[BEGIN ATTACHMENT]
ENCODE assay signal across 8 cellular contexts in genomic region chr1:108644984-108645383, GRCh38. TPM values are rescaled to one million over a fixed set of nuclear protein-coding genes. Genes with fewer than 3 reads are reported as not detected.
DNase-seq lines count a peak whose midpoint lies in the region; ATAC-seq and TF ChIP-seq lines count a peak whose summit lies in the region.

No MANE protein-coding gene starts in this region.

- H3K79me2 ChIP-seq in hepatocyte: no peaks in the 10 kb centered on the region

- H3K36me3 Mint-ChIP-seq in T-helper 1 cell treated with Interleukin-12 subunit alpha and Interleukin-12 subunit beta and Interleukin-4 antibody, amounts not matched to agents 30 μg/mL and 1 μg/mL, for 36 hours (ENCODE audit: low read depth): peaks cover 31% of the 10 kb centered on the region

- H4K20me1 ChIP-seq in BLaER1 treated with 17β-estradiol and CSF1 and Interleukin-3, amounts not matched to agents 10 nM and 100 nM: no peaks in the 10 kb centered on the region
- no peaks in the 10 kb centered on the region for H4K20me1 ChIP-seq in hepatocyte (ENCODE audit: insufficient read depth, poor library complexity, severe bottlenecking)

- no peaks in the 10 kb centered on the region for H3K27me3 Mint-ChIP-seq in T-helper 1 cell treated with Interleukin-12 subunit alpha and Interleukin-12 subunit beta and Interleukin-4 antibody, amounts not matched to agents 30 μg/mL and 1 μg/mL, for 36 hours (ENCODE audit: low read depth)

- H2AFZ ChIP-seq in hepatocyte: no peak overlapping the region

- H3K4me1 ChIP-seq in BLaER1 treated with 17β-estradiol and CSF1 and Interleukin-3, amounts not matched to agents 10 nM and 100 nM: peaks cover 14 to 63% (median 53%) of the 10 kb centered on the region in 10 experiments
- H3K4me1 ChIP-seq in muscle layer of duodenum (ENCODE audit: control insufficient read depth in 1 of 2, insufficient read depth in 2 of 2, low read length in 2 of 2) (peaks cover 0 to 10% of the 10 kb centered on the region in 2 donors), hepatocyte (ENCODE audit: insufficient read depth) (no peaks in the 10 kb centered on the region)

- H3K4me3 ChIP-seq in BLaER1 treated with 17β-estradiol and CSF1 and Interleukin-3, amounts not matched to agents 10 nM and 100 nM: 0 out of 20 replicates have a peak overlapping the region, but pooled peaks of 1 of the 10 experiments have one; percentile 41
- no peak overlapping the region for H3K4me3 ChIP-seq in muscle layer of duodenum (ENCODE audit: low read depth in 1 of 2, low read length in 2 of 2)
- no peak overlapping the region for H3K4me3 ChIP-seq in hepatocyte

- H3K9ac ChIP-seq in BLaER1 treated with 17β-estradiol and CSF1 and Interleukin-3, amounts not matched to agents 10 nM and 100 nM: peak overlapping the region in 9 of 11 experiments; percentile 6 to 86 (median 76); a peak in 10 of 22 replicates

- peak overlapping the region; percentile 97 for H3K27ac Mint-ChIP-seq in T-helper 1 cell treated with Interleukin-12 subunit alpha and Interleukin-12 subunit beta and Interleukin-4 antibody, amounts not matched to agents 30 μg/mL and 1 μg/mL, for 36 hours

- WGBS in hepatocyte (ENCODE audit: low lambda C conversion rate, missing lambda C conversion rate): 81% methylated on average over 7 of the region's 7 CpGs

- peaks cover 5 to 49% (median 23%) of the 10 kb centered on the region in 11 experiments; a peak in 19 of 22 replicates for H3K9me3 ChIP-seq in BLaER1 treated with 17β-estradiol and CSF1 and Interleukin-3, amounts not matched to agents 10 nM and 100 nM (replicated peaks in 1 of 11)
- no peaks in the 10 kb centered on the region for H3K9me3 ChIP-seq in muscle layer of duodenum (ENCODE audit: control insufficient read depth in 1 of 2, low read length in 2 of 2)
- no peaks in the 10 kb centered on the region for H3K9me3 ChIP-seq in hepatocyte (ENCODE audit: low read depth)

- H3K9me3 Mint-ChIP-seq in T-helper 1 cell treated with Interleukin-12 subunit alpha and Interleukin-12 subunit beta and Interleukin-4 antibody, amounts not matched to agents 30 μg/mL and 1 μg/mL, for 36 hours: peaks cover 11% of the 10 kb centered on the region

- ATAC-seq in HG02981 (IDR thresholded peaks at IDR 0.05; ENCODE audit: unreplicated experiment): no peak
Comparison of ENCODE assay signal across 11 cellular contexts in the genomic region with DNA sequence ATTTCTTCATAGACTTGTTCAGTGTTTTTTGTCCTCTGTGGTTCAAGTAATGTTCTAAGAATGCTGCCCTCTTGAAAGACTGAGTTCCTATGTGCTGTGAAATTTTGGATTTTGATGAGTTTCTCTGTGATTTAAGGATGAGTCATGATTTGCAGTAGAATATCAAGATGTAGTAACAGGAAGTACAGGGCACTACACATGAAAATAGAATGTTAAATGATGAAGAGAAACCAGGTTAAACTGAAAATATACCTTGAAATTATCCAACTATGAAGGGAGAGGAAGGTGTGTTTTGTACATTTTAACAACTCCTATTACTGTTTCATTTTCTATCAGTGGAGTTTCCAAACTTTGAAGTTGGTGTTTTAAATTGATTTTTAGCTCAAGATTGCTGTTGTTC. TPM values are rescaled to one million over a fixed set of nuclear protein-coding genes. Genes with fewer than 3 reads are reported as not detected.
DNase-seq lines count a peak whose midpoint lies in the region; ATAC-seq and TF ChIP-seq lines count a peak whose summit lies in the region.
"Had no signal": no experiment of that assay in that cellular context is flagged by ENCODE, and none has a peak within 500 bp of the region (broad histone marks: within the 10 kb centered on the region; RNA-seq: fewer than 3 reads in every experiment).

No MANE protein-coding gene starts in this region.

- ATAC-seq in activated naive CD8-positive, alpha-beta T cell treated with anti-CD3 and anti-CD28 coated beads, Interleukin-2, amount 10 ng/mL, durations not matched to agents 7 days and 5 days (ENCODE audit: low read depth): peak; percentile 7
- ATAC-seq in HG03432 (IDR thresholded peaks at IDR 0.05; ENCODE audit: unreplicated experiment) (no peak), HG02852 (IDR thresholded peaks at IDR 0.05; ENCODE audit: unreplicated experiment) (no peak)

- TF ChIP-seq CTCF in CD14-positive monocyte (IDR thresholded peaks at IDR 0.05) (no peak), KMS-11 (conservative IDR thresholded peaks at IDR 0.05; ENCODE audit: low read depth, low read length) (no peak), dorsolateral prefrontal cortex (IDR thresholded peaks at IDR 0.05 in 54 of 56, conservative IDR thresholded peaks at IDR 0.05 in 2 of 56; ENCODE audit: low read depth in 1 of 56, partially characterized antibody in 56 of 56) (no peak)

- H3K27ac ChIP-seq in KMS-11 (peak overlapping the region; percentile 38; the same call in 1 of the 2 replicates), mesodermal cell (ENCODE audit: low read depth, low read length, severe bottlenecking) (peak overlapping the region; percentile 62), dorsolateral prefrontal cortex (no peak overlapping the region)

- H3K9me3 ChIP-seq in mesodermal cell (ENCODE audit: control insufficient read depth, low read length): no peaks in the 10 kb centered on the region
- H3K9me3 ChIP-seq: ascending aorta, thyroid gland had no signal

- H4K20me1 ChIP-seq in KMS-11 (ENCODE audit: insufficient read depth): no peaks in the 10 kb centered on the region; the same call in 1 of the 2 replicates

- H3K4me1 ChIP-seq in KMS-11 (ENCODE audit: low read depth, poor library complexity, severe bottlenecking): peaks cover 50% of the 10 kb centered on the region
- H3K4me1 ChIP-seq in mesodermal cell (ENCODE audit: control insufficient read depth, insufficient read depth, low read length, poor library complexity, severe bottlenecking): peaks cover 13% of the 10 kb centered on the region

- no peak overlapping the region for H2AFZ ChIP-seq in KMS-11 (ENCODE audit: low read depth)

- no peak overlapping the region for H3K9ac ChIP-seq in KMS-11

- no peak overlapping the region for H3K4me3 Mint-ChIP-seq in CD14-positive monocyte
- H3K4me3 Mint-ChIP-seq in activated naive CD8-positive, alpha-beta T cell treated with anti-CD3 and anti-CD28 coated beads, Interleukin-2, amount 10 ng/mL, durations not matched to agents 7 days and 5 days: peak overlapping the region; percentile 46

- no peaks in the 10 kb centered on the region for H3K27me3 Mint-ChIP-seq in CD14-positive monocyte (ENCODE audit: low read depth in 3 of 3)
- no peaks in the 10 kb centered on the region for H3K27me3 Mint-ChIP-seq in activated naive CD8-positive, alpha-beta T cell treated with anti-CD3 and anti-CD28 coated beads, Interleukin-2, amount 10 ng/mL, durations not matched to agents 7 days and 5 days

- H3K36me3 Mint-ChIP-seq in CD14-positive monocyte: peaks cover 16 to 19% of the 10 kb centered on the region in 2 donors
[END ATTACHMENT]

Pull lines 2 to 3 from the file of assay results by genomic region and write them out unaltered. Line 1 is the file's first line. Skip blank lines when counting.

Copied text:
DNase-seq lines count a peak whose midpoint lies in the region; ATAC-seq and TF ChIP-seq lines count a peak whose summit lies in the region.

No MANE protein-coding gene starts in this region.